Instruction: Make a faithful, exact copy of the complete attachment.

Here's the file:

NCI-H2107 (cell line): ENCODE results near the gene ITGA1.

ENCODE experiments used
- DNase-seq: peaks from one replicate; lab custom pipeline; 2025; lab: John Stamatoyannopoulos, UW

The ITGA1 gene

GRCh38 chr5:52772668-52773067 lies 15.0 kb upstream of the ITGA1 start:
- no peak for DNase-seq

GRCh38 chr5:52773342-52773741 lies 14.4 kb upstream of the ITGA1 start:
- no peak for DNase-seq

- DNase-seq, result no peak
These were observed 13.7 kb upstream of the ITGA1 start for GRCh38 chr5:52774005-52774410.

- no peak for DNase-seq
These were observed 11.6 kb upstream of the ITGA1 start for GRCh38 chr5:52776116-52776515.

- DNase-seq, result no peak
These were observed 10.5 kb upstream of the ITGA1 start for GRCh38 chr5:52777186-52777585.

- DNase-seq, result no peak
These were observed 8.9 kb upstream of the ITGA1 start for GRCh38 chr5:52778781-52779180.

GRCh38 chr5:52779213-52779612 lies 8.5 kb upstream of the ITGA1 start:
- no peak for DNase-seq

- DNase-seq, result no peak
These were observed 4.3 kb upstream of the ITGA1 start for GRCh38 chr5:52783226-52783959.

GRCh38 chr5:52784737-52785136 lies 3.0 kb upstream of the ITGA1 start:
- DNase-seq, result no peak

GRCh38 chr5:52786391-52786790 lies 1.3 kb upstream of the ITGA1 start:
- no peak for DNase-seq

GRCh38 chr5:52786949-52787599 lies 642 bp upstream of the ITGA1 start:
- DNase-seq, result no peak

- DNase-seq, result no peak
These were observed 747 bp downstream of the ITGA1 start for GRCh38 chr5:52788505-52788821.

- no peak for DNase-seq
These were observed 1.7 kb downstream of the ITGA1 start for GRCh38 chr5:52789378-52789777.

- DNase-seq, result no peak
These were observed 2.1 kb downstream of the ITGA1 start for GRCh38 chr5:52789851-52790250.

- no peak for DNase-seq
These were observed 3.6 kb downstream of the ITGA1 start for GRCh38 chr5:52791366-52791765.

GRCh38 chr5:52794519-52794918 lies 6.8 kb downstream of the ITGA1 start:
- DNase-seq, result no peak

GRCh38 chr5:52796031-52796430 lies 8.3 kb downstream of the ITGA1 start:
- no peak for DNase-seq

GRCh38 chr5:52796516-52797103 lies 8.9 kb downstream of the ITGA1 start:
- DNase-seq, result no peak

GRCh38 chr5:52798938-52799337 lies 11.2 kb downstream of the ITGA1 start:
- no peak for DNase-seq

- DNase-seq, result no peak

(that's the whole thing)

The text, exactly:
NCI-H2107 (cell line): ENCODE results near the gene ITGA1.

ENCODE experiments used
- DNase-seq: peaks from one replicate; lab custom pipeline; 2025; lab: John Stamatoyannopoulos, UW

The ITGA1 gene

GRCh38 chr5:52772668-52773067 lies 15.0 kb upstream of the ITGA1 start:
- no peak for DNase-seq

GRCh38 chr5:52773342-52773741 lies 14.4 kb upstream of the ITGA1 start:
- no peak for DNase-seq

- DNase-seq, result no peak
These were observed 13.7 kb upstream of the ITGA1 start for GRCh38 chr5:52774005-52774410.

- no peak for DNase-seq
These were observed 11.6 kb upstream of the ITGA1 start for GRCh38 chr5:52776116-52776515.

- DNase-seq, result no peak
These were observed 10.5 kb upstream of the ITGA1 start for GRCh38 chr5:52777186-52777585.

- DNase-seq, result no peak
These were observed 8.9 kb upstream of the ITGA1 start for GRCh38 chr5:52778781-52779180.

GRCh38 chr5:52779213-52779612 lies 8.5 kb upstream of the ITGA1 start:
- no peak for DNase-seq

- DNase-seq, result no peak
These were observed 4.3 kb upstream of the ITGA1 start for GRCh38 chr5:52783226-52783959.

GRCh38 chr5:52784737-52785136 lies 3.0 kb upstream of the ITGA1 start:
- DNase-seq, result no peak

GRCh38 chr5:52786391-52786790 lies 1.3 kb upstream of the ITGA1 start:
- no peak for DNase-seq

GRCh38 chr5:52786949-52787599 lies 642 bp upstream of the ITGA1 start:
- DNase-seq, result no peak

- DNase-seq, result no peak
These were observed 747 bp downstream of the ITGA1 start for GRCh38 chr5:52788505-52788821.

- no peak for DNase-seq
These were observed 1.7 kb downstream of the ITGA1 start for GRCh38 chr5:52789378-52789777.

- DNase-seq, result no peak
These were observed 2.1 kb downstream of the ITGA1 start for GRCh38 chr5:52789851-52790250.

- no peak for DNase-seq
These were observed 3.6 kb downstream of the ITGA1 start for GRCh38 chr5:52791366-52791765.

GRCh38 chr5:52794519-52794918 lies 6.8 kb downstream of the ITGA1 start:
- DNase-seq, result no peak

GRCh38 chr5:52796031-52796430 lies 8.3 kb downstream of the ITGA1 start:
- no peak for DNase-seq

GRCh38 chr5:52796516-52797103 lies 8.9 kb downstream of the ITGA1 start:
- DNase-seq, result no peak

GRCh38 chr5:52798938-52799337 lies 11.2 kb downstream of the ITGA1 start:
- no peak for DNase-seq

- DNase-seq, result no peak